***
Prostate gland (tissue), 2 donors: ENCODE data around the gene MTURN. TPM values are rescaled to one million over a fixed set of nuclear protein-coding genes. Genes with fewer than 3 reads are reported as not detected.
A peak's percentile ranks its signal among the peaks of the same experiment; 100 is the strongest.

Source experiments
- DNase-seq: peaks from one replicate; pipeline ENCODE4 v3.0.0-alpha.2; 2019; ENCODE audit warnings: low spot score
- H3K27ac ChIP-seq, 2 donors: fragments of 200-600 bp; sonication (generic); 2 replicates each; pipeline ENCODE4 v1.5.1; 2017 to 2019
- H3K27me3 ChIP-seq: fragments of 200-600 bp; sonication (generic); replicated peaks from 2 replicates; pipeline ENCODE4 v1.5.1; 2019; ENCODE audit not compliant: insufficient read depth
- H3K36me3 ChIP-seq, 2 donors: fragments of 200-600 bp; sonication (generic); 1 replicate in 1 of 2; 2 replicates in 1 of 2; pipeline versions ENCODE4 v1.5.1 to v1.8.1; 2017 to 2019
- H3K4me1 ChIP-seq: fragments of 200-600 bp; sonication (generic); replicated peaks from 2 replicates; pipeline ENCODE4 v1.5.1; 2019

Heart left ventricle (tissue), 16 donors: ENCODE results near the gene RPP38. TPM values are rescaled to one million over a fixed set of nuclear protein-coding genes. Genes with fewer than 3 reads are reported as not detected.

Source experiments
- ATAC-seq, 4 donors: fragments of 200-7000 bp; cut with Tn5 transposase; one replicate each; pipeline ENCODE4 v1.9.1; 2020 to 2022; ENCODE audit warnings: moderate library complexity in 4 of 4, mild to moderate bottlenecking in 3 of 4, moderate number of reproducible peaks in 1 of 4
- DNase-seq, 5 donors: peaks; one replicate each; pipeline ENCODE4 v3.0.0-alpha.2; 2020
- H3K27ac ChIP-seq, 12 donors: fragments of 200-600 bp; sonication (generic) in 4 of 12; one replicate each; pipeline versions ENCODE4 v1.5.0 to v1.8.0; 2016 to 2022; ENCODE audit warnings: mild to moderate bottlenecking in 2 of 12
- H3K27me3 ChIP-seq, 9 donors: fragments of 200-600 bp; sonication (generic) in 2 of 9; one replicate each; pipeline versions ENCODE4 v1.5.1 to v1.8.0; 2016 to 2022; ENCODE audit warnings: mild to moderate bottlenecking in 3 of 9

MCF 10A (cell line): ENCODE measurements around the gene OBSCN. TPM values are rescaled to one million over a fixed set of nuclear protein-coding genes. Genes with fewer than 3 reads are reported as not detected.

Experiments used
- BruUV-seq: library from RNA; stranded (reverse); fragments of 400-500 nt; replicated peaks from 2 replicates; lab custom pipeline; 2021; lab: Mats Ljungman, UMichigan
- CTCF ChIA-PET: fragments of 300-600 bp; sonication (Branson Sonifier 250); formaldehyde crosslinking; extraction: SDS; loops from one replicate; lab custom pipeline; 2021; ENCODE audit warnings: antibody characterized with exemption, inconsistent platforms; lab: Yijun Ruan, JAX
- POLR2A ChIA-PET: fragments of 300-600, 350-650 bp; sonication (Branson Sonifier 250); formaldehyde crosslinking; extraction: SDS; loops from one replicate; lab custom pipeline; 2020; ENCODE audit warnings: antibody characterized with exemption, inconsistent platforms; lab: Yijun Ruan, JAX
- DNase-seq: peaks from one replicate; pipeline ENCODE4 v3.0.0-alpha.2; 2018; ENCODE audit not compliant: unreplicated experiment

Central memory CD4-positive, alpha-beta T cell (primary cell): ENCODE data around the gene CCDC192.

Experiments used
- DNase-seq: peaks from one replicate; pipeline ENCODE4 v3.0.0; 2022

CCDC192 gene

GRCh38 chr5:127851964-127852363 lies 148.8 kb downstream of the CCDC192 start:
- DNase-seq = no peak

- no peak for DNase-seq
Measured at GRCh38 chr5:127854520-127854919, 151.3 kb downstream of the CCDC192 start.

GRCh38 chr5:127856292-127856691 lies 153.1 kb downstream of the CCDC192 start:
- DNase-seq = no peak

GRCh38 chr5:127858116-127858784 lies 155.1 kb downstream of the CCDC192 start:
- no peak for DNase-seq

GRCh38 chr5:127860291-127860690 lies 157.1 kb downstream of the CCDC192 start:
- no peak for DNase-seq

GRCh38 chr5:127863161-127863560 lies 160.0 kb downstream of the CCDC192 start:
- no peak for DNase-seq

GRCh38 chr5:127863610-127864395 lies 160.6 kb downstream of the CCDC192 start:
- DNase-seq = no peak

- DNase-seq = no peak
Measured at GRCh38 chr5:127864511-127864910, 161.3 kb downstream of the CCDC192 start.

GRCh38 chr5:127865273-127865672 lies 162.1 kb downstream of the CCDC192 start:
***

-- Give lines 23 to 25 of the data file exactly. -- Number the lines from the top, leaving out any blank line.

- DNase-seq: peaks from one replicate; pipeline ENCODE4 v3.0.0; 2022

CCDC192 gene

GRCh38 chr5:127851964-127852363 lies 148.8 kb downstream of the CCDC192 start: